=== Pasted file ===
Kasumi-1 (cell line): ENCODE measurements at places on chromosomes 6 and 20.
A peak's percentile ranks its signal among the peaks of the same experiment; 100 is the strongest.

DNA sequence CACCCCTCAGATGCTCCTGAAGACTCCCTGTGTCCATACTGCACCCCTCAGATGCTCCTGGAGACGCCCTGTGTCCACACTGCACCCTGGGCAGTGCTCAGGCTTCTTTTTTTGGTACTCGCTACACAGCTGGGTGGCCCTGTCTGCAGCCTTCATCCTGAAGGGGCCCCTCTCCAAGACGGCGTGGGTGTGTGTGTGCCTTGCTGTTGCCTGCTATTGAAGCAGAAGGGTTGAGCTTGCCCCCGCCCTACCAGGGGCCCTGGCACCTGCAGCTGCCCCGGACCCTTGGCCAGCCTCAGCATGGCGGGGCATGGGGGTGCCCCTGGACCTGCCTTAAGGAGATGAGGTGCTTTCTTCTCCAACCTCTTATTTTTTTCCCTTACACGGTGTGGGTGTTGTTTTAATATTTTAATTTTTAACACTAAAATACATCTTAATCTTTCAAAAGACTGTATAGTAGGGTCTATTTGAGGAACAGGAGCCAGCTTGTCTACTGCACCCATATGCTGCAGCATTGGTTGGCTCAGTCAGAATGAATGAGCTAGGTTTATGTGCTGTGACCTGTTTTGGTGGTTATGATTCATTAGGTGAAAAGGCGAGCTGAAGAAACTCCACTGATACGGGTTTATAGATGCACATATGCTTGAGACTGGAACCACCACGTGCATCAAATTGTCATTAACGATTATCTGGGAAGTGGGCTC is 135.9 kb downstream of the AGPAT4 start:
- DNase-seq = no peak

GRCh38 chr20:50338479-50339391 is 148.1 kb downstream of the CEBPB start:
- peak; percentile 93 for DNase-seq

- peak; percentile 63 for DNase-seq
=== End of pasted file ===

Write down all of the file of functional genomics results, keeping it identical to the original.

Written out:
Kasumi-1 (cell line): ENCODE measurements at places on chromosomes 6 and 20.
A peak's percentile ranks its signal among the peaks of the same experiment; 100 is the strongest.

DNA sequence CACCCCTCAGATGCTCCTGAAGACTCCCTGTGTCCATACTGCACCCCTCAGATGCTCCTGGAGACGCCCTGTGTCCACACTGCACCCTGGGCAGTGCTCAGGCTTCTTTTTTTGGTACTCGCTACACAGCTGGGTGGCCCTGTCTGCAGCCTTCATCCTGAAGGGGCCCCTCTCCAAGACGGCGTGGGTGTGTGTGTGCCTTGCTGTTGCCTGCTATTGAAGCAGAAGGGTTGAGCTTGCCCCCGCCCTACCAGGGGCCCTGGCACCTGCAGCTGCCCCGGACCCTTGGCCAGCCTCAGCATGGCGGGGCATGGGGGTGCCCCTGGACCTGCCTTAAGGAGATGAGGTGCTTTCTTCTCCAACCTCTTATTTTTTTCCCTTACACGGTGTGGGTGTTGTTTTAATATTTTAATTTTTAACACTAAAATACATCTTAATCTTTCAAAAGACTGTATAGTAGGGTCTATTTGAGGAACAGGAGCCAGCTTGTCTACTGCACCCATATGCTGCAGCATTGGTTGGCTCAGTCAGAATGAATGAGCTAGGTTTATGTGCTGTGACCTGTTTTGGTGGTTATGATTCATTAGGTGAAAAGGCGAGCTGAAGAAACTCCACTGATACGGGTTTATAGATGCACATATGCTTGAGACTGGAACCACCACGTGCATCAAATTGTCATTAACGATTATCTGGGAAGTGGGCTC is 135.9 kb downstream of the AGPAT4 start:
- DNase-seq = no peak

GRCh38 chr20:50338479-50339391 is 148.1 kb downstream of the CEBPB start:
- peak; percentile 93 for DNase-seq

- peak; percentile 63 for DNase-seq